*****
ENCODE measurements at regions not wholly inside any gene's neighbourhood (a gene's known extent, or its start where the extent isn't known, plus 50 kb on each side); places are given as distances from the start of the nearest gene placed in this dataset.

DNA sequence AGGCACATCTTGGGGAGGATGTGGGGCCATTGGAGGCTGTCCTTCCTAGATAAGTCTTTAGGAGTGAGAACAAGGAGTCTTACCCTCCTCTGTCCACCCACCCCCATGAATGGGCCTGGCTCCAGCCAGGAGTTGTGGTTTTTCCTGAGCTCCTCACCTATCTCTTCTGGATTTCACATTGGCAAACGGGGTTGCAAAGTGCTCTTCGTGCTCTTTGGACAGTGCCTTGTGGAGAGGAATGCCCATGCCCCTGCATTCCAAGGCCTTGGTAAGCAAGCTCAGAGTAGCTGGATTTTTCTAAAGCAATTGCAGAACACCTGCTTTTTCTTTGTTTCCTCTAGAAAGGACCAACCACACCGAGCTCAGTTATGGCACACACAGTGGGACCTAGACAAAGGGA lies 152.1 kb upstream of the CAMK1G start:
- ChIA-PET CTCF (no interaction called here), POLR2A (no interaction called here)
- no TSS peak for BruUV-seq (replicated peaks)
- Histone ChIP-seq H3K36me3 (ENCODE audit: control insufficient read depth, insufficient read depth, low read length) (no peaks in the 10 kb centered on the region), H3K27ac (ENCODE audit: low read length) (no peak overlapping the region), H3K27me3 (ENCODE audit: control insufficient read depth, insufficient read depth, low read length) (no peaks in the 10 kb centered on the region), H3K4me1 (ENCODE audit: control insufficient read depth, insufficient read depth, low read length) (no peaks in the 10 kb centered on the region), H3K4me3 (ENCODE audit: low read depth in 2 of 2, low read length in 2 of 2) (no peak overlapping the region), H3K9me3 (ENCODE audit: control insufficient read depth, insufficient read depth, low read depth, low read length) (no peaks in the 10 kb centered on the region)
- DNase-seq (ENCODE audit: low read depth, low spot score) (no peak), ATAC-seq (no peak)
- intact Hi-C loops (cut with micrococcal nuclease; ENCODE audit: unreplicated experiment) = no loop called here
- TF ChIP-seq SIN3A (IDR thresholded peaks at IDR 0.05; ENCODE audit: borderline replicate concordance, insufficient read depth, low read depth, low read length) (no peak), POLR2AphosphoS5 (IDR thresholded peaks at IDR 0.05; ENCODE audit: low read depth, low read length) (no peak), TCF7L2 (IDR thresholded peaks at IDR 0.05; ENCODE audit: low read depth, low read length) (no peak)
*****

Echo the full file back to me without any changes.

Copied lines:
ENCODE measurements at regions not wholly inside any gene's neighbourhood (a gene's known extent, or its start where the extent isn't known, plus 50 kb on each side); places are given as distances from the start of the nearest gene placed in this dataset.

DNA sequence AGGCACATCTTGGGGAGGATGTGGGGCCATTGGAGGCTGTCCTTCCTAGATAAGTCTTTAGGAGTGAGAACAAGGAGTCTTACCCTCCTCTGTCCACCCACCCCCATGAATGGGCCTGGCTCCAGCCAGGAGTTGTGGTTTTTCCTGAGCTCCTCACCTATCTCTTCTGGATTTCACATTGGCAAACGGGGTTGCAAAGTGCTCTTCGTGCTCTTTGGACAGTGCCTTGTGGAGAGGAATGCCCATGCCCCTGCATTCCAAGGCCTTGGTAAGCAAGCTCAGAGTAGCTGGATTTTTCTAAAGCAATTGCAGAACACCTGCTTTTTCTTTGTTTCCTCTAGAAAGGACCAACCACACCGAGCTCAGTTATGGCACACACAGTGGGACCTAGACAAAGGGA lies 152.1 kb upstream of the CAMK1G start:
- ChIA-PET CTCF (no interaction called here), POLR2A (no interaction called here)
- no TSS peak for BruUV-seq (replicated peaks)
- Histone ChIP-seq H3K36me3 (ENCODE audit: control insufficient read depth, insufficient read depth, low read length) (no peaks in the 10 kb centered on the region), H3K27ac (ENCODE audit: low read length) (no peak overlapping the region), H3K27me3 (ENCODE audit: control insufficient read depth, insufficient read depth, low read length) (no peaks in the 10 kb centered on the region), H3K4me1 (ENCODE audit: control insufficient read depth, insufficient read depth, low read length) (no peaks in the 10 kb centered on the region), H3K4me3 (ENCODE audit: low read depth in 2 of 2, low read length in 2 of 2) (no peak overlapping the region), H3K9me3 (ENCODE audit: control insufficient read depth, insufficient read depth, low read depth, low read length) (no peaks in the 10 kb centered on the region)
- DNase-seq (ENCODE audit: low read depth, low spot score) (no peak), ATAC-seq (no peak)
- intact Hi-C loops (cut with micrococcal nuclease; ENCODE audit: unreplicated experiment) = no loop called here
- TF ChIP-seq SIN3A (IDR thresholded peaks at IDR 0.05; ENCODE audit: borderline replicate concordance, insufficient read depth, low read depth, low read length) (no peak), POLR2AphosphoS5 (IDR thresholded peaks at IDR 0.05; ENCODE audit: low read depth, low read length) (no peak), TCF7L2 (IDR thresholded peaks at IDR 0.05; ENCODE audit: low read depth, low read length) (no peak)